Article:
Monday, June 2, 2008

Did the NYT get it right?

The multi-level issues of the insurance crisis in US Maternity care made it into the NYT this week. The issues at hand:
1. Women are being denied maternity or health coverage by local health insurers and national health insurers for preexisting conditions like cesarean.
2. Women who have cesareans are being denied payment to their care providers, despite their care provider's insistence on the surgery
3. Obstetricians are perpetrating insurance fraud by refusing to offer safer vaginal birth or forcing women into cesareans without indication and causing cesareans through nonmedically indicated induction.
4. States with legal midwifery coverage and medicaid reimbursement are not giving out midwives names as a part of the plan because the medicaid providers don't have them in their "plan" despite the legality and safety.
5. Malpractice insurers are determining whether or not obstetricians can do VBAC and therefore, whether or not hospitals or care providers are causing more women and babies to be harmed by elective cesarean without indication.
6. Many insurance organizations have OB's in the industry helping to advise them or owning the insurance policies driving these acts, such as PLICO in Oklahoma.
So what does this say? The entire insurance industry from top to bottom is a mess in regards to the health of women and babies and are completely complicit in the cesarean crisis.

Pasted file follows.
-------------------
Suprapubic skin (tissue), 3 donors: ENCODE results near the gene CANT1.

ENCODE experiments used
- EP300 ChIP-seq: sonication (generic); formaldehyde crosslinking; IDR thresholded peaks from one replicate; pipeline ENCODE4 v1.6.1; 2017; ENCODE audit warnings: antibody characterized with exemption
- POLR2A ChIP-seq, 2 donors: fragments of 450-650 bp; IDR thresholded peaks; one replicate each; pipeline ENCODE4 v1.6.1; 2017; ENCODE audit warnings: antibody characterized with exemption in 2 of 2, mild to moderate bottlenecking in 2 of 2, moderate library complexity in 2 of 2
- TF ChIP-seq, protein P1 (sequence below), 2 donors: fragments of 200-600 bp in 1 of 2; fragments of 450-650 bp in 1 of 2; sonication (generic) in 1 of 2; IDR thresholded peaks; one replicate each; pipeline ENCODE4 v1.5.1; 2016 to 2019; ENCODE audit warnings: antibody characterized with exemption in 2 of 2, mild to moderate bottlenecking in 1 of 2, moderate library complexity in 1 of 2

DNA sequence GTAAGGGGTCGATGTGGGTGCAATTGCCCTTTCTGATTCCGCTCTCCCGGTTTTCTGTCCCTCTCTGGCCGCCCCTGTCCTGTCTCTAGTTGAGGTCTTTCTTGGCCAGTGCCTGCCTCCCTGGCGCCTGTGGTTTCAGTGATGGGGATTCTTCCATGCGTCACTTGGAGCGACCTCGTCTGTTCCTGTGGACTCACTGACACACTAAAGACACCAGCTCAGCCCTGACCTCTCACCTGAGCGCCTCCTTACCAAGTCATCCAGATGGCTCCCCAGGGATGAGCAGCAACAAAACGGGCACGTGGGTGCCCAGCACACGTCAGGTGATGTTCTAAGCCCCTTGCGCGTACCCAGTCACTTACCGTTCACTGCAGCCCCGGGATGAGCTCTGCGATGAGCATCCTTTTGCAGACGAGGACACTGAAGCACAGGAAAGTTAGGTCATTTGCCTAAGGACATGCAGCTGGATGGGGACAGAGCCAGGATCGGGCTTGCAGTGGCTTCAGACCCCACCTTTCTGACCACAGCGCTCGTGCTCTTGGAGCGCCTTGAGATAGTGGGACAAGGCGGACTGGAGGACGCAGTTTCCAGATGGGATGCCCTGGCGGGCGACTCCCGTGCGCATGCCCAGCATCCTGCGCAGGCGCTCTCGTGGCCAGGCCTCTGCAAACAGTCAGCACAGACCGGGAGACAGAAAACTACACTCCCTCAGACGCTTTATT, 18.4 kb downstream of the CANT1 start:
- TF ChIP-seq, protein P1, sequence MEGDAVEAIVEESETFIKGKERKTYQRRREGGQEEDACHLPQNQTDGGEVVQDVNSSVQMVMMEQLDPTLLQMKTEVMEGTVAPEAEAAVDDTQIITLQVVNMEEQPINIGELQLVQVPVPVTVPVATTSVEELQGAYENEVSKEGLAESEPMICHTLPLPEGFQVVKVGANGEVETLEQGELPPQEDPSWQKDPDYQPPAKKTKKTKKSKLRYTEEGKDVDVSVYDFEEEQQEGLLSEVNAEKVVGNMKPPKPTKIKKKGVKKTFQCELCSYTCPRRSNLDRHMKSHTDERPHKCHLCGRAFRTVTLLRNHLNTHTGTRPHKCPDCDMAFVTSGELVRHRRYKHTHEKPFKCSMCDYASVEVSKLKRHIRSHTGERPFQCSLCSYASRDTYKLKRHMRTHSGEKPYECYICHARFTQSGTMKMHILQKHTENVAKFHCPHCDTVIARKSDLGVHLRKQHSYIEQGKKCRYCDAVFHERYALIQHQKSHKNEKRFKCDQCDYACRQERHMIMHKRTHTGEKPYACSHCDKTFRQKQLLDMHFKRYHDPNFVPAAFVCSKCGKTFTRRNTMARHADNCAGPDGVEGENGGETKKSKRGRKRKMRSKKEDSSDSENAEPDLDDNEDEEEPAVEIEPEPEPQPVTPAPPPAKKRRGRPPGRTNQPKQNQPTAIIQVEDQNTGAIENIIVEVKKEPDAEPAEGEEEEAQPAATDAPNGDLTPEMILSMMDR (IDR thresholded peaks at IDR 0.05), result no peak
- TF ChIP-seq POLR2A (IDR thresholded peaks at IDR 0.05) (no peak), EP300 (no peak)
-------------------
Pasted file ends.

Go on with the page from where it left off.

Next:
For more on the NYT article, go here:


Gretchen said...

well, I'm not sure if this is level C or not, but I'm pretty sure the NYT did a good job opening the discussion....its all about the benjamin's and who can blame the health insurance providers for not wanting to shoulder the cost of ACOG's desire to cut as many women as they can....while I think its absolutely horrid that a woman can be denied coverage because of a decision that may or may not have been made with the REAL best interest of her and her baby in still isn't HER fault that she got lied to, or coerced into something she never wanted from the get-go.

And what wasn't clear from the NYT piece (and that I know because I fielded the original reports, as did you, in many cases) these denials of insurance were NOT necessarily based on "elective" c/s...sometimes it is just any c/s at all, medically necessary or not...and that REALLY sucks, since sometimes, a c/s really IS the best choice...thank you ACOG for making it hard for the women who really DID need your intervention, because you couldn't keep your hands off the scalpal...

Mitchell Clan said...